The employee returned to NOW Care on February 17, 1997, and again on March 7, 1997. She reported continued left elbow and left shoulder pain as well as left hip pain, and was diagnosed with epicondylitis of the left elbow. As of the March 7 visit, she was noted to have shown steady improvement such that she could now lift 15 pounds. Physical therapy and restrictions were discontinued. The employee was scheduled for a recheck appointment.
The employee did not, however, return for further treatment until September 15, 1998. On that date, she was seen by Dr. John De Celles at the NOW Care clinic. She told him through an interpreter that her symptoms had never entirely improved. Dr. De Celles wrote in his notes that the employee appeared to be a vague historian, but that this might be the result of language barriers. He diagnosed a chronic left shoulder strain, with a partially frozen left shoulder, and mild left elbow medial epicondylitis by history. He prescribed physical therapy, Relafen, heat and ice treatment, and rigid work restrictions. The employee was sent to Consulting Radiologists where x-rays of her left shoulder showed some caudal angulation of the distal acromion with marginal acromiohumeral distance, suggesting a possible impingement syndrome.
On September 25, 1998, the employee was seen at NOW Care by Physician=s Assistant Christopher Reese for reevaluation of her left arm and shoulder. She reported that she had not gone to physical therapy because of workers= compensation issues, and that her employer had not been following her restrictions. Mr. Reese recorded that the employee=s condition was a work-related exacerbation of chronic pain which had itself originated in a work injury. He released the employee to work with limitations against lifting more than 10 pounds, pushing or pulling more than 25 pounds, and overhead reaching.
The employee returned to NOW Care on October 1, 1998, and was seen by Dr. Rebecca Mitchell. The employee=s husband served as translator. The employee dated her left shoulder condition to her 1996 fall at work. She still had not started physical therapy. Dr. Mitchell diagnosed a probable frozen shoulder, and recommended physical therapy and an orthopedic referral.
The employee was seen on October 29, 1998, at Capitol Orthopedics by Dr. Paul T. Wicklund. She reported that she had fallen at work landing on her left elbow and that she had experienced pain in the left elbow for almost two years despite various forms of treatment. She also complained of pain in the left shoulder. Dr. Wicklund recommended MRI scans of the employee=s left elbow and shoulder. The scans were done in January 1999. The scan of the left elbow was within normal limits, showing no significant elbow joint effusion or bone contusion. The left shoulder MRI was read as showing possible incomplete tearing of the rotator cuff.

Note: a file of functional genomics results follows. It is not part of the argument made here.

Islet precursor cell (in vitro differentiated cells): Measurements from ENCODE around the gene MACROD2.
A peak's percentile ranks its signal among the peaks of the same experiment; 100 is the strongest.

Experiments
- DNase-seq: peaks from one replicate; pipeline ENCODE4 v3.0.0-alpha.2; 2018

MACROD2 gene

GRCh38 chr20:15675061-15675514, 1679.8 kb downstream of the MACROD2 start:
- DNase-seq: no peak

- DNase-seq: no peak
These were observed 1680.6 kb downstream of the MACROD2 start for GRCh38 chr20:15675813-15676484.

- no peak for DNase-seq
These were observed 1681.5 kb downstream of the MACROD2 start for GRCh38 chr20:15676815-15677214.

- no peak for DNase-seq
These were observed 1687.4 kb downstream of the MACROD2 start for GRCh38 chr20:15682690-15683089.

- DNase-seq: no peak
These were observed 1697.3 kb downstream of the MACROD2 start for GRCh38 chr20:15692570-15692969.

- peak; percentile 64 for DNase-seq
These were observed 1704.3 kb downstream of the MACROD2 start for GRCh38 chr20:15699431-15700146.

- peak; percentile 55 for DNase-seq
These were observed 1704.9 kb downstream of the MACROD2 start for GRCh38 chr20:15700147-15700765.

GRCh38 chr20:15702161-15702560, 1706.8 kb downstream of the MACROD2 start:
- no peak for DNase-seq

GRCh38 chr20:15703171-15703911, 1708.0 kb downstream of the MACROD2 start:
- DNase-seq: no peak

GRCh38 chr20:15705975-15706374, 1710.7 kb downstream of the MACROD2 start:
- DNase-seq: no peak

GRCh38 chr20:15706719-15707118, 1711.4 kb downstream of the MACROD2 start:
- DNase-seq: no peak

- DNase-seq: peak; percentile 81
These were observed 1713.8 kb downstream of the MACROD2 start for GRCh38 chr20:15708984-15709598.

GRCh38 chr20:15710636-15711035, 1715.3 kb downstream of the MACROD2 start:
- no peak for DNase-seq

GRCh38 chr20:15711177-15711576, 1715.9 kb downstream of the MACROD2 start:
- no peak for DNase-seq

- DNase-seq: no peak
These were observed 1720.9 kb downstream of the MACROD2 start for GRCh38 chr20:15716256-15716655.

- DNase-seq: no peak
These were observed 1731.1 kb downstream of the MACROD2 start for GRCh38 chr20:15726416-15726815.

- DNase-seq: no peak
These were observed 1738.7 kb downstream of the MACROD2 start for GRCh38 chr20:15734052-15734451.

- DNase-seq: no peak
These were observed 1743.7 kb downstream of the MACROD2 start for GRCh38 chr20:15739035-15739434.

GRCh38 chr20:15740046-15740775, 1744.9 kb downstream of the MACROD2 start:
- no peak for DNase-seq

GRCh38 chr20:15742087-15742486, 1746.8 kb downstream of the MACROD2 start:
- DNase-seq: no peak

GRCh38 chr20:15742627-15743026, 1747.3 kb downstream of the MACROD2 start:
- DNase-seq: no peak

In November 1998 the employer prepared a First Report of Injury stating that the employee had Areaggravated the left shoulder (strain).@ The form indicates that the claim was initially submitted to Travelers Insurance Company. On November 23. 1998, Travelers issued a primary liability determination denying liability on the basis that the employee=s condition was the result of work activities which were subsequent to the period of its coverage. On December 7, 1998, the employer=s current insurer, Fireman=s, also denied liability, on the basis that the employee did not associate her symptoms to any specific incident during its period of coverage, but rather to an earlier injury in 1996, before it was on the risk, from which she had never fully improved. Fireman=s subsequently paid the employee various benefits under a temporary order pending a determination of liability.
On March 11, 1999, Dr. Wicklund injected the subacromial space in employee=s left shoulder and prescribed Celebrex and physical therapy. On May 7, 1999, the employee reported that the injection had given some relief, and Dr. Wicklund reinjected the shoulder and renewed the employee=s prescription for Celebrex. He noted that surgery might need to be considered.
The employee was seen for an initial physical therapy evaluation at Saunders Therapy on May 15, 1999. Her diagnosis was of chronic left shoulder pain and impingement, medial elbow pain, and stiffness of the ulnar side of the hand. When interviewed in Spanish she reported that all her problems had resulted from the fall at work.
On June 9, 1999, the employee returned to Dr. Wicklund with her QRC and a translator. She was now having more pain that radiated down her left arm to her fourth and fifth fingers. Dr. Wicklund recommended a cervical MRI to rule out the possibility of a disc problem. The MRI was performed on July 12, 1999. It showed modest disc bulging at two levels but no impingement, stenosis or cord compression. On August 5, 1999, Dr. Wicklund recommended that the employee be evaluated by a neurologist.
The employee was seen at Capitol Neurology on September 7, 1999. Nerve conduction studies of the ulnar sensory and motor nerve above the elbow were within normal limits. On September 21, 1999, Dr. Wicklund recommended further physical therapy and placed the employee on a 32 hours-per-week light duty schedule. He injected the employee=s shoulder again on October 29, 1999, and recommended that the employee decide whether she wanted surgery.
On December 20, 1999, the employee underwent an anterior acromioplasty and subacromial bursectomy for an impingement syndrome of the left shoulder. Following a period of recovery and more physical therapy, Dr. Wicklund released the employee to return to light duty work on April 3, 2000, with no work above the waist and lifting limited to two to three pounds.